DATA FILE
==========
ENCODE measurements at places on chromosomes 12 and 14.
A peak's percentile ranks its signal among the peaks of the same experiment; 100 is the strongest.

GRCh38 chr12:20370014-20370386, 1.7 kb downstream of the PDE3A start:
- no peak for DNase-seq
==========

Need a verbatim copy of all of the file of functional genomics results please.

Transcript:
ENCODE measurements at places on chromosomes 12 and 14.
A peak's percentile ranks its signal among the peaks of the same experiment; 100 is the strongest.

GRCh38 chr12:20370014-20370386, 1.7 kb downstream of the PDE3A start:
- no peak for DNase-seq